Dr. Edwin E. Salpeter

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    Cornell University

    Featured Author: Edwin Salpeter

    Salpeter-Courtesy of Clemson University and Donald D Clayton.jpg

    Edwin Ernest Salpeter (3 December 1924 - 26 November 2008) gained his PhD in quantum electrodynamics from University of Birmingham in 1948, under the supervision of Sir Rudolf Peierls. This lead Salpeter to postdoctoral work at the Cornell University with Hans Bethe, a good friend of Peierls. Salpeter spent at Cornell the rest of his career, retiring in 1997.

    During his productive and versatile career, Salpeter amassed a number of medals and awards: Carnegie Institution of Washington, Award for Research in Astrophysics, 1959; Royal Astronomical Society, Gold medal, 1973; American Astronomical Society, Henry Norris Russell Lectureship, 1974; Astronomische Gesellschaft, Karl Schwarzschild Medal, 1985; Astronomical Society of the Pacific, Catherine Wolfe Bruce Medal, 1987; Royal Swedish Academy of Sciences, Crafoord prize, 1997; American Physical Society, Hans A. Bethe Prize, 1999.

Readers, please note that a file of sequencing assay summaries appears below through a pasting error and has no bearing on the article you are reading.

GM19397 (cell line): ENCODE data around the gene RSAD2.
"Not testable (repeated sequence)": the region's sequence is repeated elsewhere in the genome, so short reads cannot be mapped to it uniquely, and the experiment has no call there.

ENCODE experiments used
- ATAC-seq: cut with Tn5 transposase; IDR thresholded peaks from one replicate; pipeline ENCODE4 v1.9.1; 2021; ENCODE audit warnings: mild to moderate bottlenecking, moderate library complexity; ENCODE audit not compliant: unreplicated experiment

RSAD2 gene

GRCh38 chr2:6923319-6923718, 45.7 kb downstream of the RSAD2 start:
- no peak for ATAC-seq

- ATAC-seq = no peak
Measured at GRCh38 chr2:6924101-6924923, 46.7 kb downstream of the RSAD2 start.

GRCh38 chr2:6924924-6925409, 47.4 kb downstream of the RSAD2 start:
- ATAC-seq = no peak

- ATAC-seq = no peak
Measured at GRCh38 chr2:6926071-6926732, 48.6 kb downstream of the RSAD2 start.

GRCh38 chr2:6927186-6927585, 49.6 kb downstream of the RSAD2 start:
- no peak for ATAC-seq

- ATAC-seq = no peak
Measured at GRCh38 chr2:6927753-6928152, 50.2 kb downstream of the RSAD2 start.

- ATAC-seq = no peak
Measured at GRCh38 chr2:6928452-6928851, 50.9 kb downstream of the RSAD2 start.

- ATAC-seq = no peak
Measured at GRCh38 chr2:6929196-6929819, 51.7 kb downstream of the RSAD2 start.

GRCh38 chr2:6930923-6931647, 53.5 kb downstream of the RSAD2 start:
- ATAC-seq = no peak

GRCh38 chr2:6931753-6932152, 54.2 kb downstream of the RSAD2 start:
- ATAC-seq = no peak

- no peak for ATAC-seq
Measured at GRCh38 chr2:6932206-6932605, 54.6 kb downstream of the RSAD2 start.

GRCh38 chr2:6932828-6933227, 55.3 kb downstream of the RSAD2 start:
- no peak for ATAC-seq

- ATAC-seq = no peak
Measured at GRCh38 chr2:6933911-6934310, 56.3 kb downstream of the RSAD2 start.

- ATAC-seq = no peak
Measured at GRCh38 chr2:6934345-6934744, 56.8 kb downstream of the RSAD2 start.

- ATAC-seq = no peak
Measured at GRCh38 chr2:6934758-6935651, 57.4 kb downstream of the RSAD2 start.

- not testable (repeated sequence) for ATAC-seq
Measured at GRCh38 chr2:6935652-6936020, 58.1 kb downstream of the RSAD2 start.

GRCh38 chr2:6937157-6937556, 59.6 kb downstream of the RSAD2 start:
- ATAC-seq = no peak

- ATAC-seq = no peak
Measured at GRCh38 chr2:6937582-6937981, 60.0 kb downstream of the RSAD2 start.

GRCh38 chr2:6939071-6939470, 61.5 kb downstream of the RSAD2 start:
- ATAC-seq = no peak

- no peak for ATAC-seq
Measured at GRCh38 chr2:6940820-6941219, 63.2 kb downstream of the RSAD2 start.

In 1951, Salpeter and Hans Bethe introduced the Bethe-Salpeter equation, which describes the bound states of a pair of elementary particles in a relativistic quantum field theory. Salpeter also showed how carbon atoms can be produced from helium atoms in nuclear reactions within certain stars, which provided an explanation for the origin of elements heavier than helium. In 1964 Salpeter suggested that accretion discs around massive black holes are responsible for the huge amounts of energy radiated by quasars. Later in his career, he branched into neurobiology with his wife, Miriam Mark Salpeter, professor of neurobiology and behavior at Cornell University, and applied mathematical calculations in the field of epidemiology.

    Scholarpedia articles:

    Bethe-Salpeter equation (origins). Scholarpedia, 3(11):7483 (2008).

    Photo courtesy of Clemson University and Donald D. Clayton.
    (Profile by Thea marie Drachen)
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